Make sure your business has a plan in place. RDM’s Employment and Labor Law Team can review your company policies and help your business ensure compliance with BIPA and other applicable employment laws. Contact us today to discuss how we can help protect your business and your employees from complex and costly litigation.

Jane Bolin, Arabella Mansfield, Belva Lockwood, and Sandra Day O'Connor.

March is Women’s History Month, a time not only to look forward and envision a more equal world for the women that will come after us but also to remember the women that came before us and made it possible for women to be active members of the legal community. 

When I was in law school, it wasn’t uncommon to see women in the legal profession. Many of my professors were women, my classes had a relatively even ratio of women and men, and I interned under a female judge and female attorneys. Now, at Rasmussen Dickey Moore, I work in an office primarily made up of women. I don’t often pause to think back to a time when it was uncommon, or even prohibited, to be a female paralegal, lawyer, law professor, or judge.

However, many women have fought hard to gain a foothold in the legal profession, blazing a trail that provided an opportunity for my peers and me to pursue careers as attorneys and other legal professionals. We still have much work ahead of us to achieve true equity in the field, but several tenacious and undaunted women made great strides that allowed future generations like mine to enter the profession and make our mark.

Arabella Mansfield

Arabella Babb Mansfield was the first woman to pass the bar exam and be admitted to practice law, despite an Iowa state law that limited the practice to white males. Mansfield studied law for two years at her brother’s law office before taking the Iowa bar exam in 1869. She passed with high scores and went on to challenge the law that restricted women from the legal field. Mansfield was successful, and Iowa became the first state in the Union to allow women to practice law. Later in life, Mansfield would go on to be a leader in the women’s suffrage movement.

The National Association of Women Lawyers’ most prestigious award is named for Mansfield, as is the Mansfield Rule, an effort to boost underrepresented groups into leadership positions at over 100 of the nation’s largest law firms.

Belva Ann Lockwood

Belva Ann Bennett Lockwood studied at the National University Law School in Washington, D.C., completing her studies in 1870. However, the school refused to issue a diploma to her and another aspiring female attorney. Undeterred, Lockwood appealed all the way up to President Ulysses Grant, who promptly ordered that she receive her earned diploma.

After attempting to be admitted to the Supreme Court bar in 1876, Lockwood continued to battle for equal rights for women attorneys. President Rutherford B. Hayes signed a law in 1879 that allowed women to become members of the Supreme Court bar. In 1880, Lockwood became the first female lawyer to argue a case before the U.S. Supreme Court, arguing Kaiser v. Stickney. Lockwood would return to argue before the Supreme Court in United States v. Cherokee Nation, in which she successfully secured a payment of $1 million plus $4 million in interest—one of the largest judgments in favor of a Native American tribe at the time—for an unfulfilled treaty ceding Cherokee land in Georgia to the U.S.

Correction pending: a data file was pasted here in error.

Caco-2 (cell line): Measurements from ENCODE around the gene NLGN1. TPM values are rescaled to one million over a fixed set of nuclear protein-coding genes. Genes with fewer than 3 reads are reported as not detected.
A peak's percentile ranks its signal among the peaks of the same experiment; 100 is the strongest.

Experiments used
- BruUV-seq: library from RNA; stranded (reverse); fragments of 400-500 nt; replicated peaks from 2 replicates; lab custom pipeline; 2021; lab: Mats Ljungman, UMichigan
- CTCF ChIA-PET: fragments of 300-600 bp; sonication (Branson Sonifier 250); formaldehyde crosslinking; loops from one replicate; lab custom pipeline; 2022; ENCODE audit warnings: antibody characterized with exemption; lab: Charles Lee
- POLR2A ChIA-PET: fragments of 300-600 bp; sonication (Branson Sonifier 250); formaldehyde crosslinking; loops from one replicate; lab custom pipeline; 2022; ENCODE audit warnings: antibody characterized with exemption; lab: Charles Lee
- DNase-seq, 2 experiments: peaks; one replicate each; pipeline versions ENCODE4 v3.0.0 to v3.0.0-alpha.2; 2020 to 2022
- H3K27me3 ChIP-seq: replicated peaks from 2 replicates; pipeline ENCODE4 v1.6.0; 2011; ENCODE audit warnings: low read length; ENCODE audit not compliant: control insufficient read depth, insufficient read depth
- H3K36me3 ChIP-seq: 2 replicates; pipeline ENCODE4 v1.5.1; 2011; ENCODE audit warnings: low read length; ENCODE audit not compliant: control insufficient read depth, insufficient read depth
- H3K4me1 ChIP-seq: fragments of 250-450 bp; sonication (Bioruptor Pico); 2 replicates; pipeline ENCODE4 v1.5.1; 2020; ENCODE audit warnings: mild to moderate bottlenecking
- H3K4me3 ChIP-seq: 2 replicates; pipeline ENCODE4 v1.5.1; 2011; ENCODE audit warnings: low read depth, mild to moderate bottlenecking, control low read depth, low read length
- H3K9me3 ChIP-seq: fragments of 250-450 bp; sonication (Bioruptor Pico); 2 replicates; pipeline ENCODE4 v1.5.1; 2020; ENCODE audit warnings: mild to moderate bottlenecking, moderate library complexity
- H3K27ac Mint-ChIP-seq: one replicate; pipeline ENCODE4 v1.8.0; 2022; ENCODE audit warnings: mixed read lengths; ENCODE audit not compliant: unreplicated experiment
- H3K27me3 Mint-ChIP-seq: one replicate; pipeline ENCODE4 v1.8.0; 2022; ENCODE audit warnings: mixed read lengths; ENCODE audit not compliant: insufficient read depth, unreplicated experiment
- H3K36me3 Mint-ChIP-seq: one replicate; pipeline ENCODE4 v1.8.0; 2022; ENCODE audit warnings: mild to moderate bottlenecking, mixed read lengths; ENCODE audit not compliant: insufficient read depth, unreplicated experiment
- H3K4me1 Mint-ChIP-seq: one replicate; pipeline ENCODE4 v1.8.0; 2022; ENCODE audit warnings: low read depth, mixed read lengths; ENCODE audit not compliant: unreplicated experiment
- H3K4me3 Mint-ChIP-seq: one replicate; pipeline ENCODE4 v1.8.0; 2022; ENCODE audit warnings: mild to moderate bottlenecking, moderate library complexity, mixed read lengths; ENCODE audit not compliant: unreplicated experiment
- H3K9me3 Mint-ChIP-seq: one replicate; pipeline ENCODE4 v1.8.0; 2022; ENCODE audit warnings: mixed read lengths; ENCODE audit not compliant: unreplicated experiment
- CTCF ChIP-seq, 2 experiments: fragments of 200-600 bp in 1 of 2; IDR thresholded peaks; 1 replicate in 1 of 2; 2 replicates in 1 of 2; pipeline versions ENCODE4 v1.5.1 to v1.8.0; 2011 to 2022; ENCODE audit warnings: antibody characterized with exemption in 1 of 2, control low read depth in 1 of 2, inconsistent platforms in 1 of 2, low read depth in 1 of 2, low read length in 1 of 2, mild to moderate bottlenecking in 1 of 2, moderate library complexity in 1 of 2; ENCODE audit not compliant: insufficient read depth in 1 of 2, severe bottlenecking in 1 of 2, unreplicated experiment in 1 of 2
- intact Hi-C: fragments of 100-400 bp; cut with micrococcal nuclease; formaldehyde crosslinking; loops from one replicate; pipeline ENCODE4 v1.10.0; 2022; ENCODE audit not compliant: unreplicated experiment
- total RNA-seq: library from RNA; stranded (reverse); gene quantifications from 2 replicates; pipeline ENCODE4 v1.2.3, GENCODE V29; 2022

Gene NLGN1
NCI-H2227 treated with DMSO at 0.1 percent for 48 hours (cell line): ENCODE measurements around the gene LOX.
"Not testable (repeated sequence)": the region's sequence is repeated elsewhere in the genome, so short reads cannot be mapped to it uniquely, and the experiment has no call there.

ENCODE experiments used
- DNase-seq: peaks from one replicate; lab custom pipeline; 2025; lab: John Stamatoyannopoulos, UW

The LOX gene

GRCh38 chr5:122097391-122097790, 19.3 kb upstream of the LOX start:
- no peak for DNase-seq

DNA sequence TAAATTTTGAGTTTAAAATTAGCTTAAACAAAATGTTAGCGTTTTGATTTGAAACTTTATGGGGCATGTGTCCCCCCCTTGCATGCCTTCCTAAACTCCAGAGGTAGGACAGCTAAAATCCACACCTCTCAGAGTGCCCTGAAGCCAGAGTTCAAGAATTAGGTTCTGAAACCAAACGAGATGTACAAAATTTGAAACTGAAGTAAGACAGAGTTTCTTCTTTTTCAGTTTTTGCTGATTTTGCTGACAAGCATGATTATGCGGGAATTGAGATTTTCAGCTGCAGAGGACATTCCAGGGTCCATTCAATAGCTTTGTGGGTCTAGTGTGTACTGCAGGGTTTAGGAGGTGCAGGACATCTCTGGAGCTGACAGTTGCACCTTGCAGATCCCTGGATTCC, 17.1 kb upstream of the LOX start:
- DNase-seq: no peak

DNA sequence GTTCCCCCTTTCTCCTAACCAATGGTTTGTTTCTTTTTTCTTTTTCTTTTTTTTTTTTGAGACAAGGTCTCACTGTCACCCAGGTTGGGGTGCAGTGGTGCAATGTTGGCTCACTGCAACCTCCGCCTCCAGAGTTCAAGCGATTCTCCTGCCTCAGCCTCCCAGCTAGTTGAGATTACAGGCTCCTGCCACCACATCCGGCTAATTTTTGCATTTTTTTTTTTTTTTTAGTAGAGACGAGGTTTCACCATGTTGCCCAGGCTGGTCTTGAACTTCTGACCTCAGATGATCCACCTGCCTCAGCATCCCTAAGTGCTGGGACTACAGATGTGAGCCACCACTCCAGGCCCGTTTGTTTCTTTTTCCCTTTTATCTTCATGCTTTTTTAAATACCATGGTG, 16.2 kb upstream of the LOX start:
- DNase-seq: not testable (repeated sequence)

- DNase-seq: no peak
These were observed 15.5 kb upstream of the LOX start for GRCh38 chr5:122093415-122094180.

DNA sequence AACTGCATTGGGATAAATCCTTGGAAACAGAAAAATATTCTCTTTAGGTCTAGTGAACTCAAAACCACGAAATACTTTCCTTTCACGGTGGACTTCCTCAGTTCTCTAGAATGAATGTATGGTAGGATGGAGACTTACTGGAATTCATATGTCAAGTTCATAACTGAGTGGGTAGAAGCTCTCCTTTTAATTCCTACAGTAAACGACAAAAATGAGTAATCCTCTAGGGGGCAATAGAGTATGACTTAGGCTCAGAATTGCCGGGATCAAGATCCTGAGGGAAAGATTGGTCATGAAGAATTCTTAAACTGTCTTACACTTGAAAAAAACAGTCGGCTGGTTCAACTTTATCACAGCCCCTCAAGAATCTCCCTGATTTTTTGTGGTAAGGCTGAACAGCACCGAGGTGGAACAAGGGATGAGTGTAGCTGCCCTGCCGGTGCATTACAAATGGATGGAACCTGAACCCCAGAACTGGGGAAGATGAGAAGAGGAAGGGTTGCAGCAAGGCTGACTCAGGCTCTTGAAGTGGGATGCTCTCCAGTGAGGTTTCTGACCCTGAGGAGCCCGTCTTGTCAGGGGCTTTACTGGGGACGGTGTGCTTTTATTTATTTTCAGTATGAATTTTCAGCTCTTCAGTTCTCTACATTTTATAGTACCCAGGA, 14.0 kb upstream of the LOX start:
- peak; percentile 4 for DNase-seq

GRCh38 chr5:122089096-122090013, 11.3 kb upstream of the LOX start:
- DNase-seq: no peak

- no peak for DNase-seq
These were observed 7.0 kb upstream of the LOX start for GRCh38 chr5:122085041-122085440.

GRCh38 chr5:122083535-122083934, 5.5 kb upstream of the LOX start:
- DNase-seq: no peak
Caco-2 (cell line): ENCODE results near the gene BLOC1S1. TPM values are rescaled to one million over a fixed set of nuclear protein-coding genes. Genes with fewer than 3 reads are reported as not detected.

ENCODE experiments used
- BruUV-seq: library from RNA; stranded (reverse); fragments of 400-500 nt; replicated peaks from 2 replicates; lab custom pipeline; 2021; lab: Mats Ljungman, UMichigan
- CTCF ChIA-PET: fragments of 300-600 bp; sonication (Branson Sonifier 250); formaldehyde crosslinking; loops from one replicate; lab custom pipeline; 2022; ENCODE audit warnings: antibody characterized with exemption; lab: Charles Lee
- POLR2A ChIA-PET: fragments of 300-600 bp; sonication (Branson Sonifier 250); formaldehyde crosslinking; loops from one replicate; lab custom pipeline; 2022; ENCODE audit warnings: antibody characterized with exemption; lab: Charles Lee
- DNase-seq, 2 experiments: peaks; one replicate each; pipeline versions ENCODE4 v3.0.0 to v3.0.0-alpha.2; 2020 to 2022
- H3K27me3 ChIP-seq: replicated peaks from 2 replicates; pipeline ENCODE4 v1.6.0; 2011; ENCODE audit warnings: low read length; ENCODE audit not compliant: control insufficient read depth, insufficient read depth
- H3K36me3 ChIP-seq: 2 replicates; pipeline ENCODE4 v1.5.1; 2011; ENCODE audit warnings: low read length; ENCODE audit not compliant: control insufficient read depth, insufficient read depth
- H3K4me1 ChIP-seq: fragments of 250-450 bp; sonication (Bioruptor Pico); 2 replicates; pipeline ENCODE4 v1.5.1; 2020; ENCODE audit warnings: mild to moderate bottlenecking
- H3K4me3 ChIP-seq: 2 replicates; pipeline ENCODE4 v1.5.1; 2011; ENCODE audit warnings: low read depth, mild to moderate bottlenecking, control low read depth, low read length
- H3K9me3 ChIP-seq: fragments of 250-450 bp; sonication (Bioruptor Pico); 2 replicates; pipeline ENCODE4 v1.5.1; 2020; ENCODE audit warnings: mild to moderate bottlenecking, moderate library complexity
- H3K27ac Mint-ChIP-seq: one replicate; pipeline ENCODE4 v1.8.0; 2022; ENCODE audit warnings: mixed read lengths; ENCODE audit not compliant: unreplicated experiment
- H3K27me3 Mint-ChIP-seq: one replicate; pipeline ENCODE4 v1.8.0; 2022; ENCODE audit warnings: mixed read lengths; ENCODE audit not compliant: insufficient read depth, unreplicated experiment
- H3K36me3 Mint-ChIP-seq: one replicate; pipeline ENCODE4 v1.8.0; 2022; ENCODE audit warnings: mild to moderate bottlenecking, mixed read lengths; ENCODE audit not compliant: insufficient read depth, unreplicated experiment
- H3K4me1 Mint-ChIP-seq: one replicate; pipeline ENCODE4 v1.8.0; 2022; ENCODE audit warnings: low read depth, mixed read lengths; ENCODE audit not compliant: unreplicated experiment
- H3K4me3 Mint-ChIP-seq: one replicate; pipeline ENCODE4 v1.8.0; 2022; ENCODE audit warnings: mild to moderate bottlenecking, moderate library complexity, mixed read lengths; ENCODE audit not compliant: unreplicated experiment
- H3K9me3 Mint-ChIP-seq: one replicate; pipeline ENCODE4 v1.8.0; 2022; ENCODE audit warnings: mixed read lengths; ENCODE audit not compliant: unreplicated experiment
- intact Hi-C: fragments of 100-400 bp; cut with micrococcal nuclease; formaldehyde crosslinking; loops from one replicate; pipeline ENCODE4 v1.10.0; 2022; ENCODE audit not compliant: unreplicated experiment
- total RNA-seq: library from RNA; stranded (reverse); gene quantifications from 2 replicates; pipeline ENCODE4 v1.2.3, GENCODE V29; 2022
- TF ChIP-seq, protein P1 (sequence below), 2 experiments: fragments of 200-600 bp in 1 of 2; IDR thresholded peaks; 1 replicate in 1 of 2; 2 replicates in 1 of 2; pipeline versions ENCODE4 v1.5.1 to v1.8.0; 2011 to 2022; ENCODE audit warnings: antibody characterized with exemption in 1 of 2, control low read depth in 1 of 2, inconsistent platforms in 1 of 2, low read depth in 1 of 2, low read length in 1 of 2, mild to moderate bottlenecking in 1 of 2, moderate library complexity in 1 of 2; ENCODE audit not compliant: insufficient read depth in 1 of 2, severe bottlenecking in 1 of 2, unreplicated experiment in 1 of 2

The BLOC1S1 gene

Lockwood became heavily involved in politics in subsequent years, working towards women’s suffrage, world peace and disarmament, and other progressive causes. She also became the first woman to run for United States president in 1884, decades before the right for women to vote had been secured.

Jane Bolin

During her early years, Jane Bolin was discouraged by a career advisor at her undergraduate institution from applying to Yale Law School due to her race and gender. Nevertheless, Bolin went on to become the first Black woman to obtain a Juris Doctorate from Yale in 1931.

In 1939, she broke another glass ceiling when she became the first Black woman to serve as a judge—and for 20 years, she would remain the only Black female judge in the United States. 

Judge Bolin served four 10-year terms on the bench of the New York City Domestic Relations Court (now known as Family Court) and was noted for working to reform skin-color-based assignments for probation officers and end segregation in child placement facilities, pursuing her goal of demonstrating “a broad sympathy for human suffering.” Both in and out of the courtroom, Bolin worked tirelessly for civil rights and children’s education.

Sandra Day O’Connor

Sandra Day O’Connor eventually rose to the top of the profession, but her early years were met with discrimination not uncommon for the time. After graduating from Stanford Law School in 1952, O’Connor was unable to find a job as a lawyer due to her gender. The only job offer she received was as a legal secretary at a Los Angeles-based firm.

Despite this, she went on to be a deputy county attorney, state senator, trial judge, and federal judge before becoming the first female Supreme Court Justice in 1981 after near-unanimous (99 yes votes and one absence) confirmation by the Senate. Her tenure on the Court would last almost 25 years.

Despite the strides that women have made throughout history, we still have work to do to achieve true equality in the legal profession. According to the American Bar Association, 2014 was the first year that female-identifying first-year law students outnumbered male-identifying first-year law students. By 2022, women accounted for over 55% of all students in ABA-approved law schools.

But while more women are entering law school, the number of women working as lawyers still lags behind. In 1980, just 8% of all lawyers were women. That figure rose to 20% in 1991, 29% in 2000, and now sits at 38% in 2022. Furthermore, women are vastly underrepresented in leadership positions in the legal field. Just 23% of equity partners and 30% of federal judges were women in 2022.